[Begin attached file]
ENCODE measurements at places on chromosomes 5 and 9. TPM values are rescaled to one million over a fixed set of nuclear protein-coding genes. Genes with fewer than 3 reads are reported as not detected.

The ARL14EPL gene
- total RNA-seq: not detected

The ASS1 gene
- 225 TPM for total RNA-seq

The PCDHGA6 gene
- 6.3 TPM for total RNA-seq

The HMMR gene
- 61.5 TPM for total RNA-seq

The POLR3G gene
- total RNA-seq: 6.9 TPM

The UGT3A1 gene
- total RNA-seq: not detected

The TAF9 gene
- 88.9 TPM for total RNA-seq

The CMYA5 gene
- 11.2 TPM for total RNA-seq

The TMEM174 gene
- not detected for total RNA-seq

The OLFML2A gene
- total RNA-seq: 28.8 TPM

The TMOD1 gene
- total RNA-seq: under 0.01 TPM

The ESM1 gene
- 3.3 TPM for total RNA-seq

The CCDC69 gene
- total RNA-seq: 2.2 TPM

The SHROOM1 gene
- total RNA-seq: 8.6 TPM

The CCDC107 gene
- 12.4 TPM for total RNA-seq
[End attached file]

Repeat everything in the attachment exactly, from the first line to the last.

ENCODE measurements at places on chromosomes 5 and 9. TPM values are rescaled to one million over a fixed set of nuclear protein-coding genes. Genes with fewer than 3 reads are reported as not detected.

The ARL14EPL gene
- total RNA-seq: not detected

The ASS1 gene
- 225 TPM for total RNA-seq

The PCDHGA6 gene
- 6.3 TPM for total RNA-seq

The HMMR gene
- 61.5 TPM for total RNA-seq

The POLR3G gene
- total RNA-seq: 6.9 TPM

The UGT3A1 gene
- total RNA-seq: not detected

The TAF9 gene
- 88.9 TPM for total RNA-seq

The CMYA5 gene
- 11.2 TPM for total RNA-seq

The TMEM174 gene
- not detected for total RNA-seq

The OLFML2A gene
- total RNA-seq: 28.8 TPM

The TMOD1 gene
- total RNA-seq: under 0.01 TPM

The ESM1 gene
- 3.3 TPM for total RNA-seq

The CCDC69 gene
- total RNA-seq: 2.2 TPM

The SHROOM1 gene
- total RNA-seq: 8.6 TPM

The CCDC107 gene
- 12.4 TPM for total RNA-seq